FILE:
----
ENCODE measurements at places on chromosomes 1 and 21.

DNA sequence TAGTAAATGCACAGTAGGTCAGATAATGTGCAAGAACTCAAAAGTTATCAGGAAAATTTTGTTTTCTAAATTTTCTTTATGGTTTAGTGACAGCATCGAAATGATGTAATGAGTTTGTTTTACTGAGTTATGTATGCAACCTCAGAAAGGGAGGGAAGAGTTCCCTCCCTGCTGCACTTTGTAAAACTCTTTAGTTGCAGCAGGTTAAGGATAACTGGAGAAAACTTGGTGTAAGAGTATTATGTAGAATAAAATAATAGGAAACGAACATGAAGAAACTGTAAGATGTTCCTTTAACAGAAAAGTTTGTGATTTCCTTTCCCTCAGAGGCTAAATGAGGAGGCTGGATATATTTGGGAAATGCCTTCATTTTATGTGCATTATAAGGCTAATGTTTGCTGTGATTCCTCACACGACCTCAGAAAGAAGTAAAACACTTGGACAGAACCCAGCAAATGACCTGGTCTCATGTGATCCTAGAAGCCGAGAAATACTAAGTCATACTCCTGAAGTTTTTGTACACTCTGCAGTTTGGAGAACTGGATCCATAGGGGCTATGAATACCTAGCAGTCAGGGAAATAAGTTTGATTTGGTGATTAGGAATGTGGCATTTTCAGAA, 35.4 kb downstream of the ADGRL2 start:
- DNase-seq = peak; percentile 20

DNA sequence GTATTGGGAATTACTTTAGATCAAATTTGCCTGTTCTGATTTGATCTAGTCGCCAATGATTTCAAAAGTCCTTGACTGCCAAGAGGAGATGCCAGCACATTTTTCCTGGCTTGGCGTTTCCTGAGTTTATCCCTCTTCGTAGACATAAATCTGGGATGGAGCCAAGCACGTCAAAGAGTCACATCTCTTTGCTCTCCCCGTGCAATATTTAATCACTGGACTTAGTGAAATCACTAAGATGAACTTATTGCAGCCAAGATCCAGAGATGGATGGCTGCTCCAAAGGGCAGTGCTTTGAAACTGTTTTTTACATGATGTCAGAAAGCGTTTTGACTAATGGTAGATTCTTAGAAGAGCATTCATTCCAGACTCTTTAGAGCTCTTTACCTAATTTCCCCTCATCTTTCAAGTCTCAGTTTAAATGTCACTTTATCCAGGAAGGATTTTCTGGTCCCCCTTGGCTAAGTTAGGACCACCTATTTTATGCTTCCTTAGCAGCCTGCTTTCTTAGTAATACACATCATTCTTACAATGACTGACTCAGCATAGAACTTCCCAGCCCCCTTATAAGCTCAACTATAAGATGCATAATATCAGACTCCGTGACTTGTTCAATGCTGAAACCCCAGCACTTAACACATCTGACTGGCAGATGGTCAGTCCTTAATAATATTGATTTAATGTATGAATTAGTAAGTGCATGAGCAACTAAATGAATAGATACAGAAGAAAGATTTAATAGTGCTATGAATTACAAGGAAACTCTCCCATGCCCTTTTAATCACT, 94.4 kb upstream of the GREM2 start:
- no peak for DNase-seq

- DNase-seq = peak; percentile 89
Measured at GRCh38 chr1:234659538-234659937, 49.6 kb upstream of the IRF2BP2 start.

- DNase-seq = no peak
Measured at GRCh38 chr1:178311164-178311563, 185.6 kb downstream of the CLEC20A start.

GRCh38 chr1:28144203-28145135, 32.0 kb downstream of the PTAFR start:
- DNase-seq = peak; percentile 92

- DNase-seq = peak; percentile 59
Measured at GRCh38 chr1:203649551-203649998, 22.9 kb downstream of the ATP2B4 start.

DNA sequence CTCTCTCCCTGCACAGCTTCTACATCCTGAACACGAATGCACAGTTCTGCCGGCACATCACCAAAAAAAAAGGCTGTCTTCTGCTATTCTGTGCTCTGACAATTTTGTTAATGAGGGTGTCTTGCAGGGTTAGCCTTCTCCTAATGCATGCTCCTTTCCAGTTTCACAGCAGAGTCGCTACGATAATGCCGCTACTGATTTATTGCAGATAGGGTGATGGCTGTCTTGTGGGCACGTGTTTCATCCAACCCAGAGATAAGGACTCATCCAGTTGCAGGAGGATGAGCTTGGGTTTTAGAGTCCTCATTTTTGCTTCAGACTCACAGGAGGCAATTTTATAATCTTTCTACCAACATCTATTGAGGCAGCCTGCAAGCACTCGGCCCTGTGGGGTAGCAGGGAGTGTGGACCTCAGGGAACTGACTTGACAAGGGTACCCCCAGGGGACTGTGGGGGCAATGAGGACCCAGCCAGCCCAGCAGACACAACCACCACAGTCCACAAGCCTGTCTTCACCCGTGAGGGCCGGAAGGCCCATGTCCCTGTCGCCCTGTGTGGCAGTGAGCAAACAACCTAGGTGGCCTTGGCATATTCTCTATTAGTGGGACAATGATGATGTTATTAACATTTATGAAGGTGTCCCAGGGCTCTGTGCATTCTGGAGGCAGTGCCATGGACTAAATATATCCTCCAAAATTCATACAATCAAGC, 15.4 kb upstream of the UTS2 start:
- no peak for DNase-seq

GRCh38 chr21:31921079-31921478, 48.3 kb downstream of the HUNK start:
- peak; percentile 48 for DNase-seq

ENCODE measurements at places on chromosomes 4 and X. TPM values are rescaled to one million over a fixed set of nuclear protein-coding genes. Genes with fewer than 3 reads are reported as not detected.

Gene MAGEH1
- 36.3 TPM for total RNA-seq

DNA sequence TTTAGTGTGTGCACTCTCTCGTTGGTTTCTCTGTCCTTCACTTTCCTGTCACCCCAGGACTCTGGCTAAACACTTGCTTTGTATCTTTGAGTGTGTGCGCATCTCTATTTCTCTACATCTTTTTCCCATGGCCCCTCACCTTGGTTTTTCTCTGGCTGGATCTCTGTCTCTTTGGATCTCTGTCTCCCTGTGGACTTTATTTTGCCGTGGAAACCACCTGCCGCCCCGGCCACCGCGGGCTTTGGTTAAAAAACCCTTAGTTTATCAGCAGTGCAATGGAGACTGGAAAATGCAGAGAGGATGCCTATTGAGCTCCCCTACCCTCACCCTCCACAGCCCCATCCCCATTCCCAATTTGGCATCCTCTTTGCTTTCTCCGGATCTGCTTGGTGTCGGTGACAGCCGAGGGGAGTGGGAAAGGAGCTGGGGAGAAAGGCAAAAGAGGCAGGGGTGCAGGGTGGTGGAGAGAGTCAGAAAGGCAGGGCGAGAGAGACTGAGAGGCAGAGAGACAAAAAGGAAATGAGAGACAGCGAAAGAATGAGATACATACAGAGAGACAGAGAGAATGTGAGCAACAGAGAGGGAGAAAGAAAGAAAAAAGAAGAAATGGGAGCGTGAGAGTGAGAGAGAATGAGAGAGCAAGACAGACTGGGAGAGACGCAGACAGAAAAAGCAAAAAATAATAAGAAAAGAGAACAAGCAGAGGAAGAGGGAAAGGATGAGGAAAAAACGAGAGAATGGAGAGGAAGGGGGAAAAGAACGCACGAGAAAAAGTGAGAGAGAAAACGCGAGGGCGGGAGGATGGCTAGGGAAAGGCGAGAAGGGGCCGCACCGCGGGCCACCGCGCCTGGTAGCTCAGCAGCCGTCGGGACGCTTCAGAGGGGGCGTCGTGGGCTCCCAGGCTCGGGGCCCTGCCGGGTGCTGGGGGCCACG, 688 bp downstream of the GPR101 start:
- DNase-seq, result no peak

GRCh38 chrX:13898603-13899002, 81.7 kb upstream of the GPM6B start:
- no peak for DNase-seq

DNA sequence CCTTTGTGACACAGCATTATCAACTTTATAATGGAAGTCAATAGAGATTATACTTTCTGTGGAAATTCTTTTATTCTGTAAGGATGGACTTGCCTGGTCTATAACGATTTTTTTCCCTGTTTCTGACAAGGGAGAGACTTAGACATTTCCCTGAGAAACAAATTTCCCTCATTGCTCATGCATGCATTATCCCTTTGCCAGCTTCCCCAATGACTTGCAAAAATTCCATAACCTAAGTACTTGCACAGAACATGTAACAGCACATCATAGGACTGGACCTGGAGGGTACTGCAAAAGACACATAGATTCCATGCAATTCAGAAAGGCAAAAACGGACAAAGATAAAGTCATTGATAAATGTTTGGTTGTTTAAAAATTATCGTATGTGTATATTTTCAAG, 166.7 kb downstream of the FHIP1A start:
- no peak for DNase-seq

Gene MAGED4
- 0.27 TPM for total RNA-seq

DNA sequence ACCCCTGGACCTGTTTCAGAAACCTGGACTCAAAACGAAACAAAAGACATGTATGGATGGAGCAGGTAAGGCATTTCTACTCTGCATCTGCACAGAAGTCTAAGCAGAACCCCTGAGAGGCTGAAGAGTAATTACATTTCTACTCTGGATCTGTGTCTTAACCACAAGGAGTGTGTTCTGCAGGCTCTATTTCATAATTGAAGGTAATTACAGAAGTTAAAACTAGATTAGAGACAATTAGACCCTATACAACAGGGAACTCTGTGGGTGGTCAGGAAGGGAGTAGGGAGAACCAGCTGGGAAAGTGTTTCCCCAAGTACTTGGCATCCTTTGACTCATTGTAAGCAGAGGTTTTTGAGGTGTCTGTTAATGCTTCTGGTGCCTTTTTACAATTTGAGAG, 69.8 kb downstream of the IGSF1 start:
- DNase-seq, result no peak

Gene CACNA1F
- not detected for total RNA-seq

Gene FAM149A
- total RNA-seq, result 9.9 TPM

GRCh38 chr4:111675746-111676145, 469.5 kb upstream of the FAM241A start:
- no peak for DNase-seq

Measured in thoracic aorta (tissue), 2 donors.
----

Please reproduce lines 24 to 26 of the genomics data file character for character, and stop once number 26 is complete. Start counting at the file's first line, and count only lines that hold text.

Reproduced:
- no peak for DNase-seq

DNA sequence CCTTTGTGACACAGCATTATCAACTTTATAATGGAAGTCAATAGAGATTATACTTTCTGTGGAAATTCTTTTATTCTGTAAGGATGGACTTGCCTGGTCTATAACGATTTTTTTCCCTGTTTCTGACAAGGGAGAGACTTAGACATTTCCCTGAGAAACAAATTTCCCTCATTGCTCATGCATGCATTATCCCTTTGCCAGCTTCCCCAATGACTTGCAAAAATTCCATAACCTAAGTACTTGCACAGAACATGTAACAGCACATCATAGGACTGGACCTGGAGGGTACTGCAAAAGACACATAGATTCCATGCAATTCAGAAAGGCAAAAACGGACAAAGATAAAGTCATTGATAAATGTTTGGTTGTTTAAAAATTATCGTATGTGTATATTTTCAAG, 166.7 kb downstream of the FHIP1A start:
- no peak for DNase-seq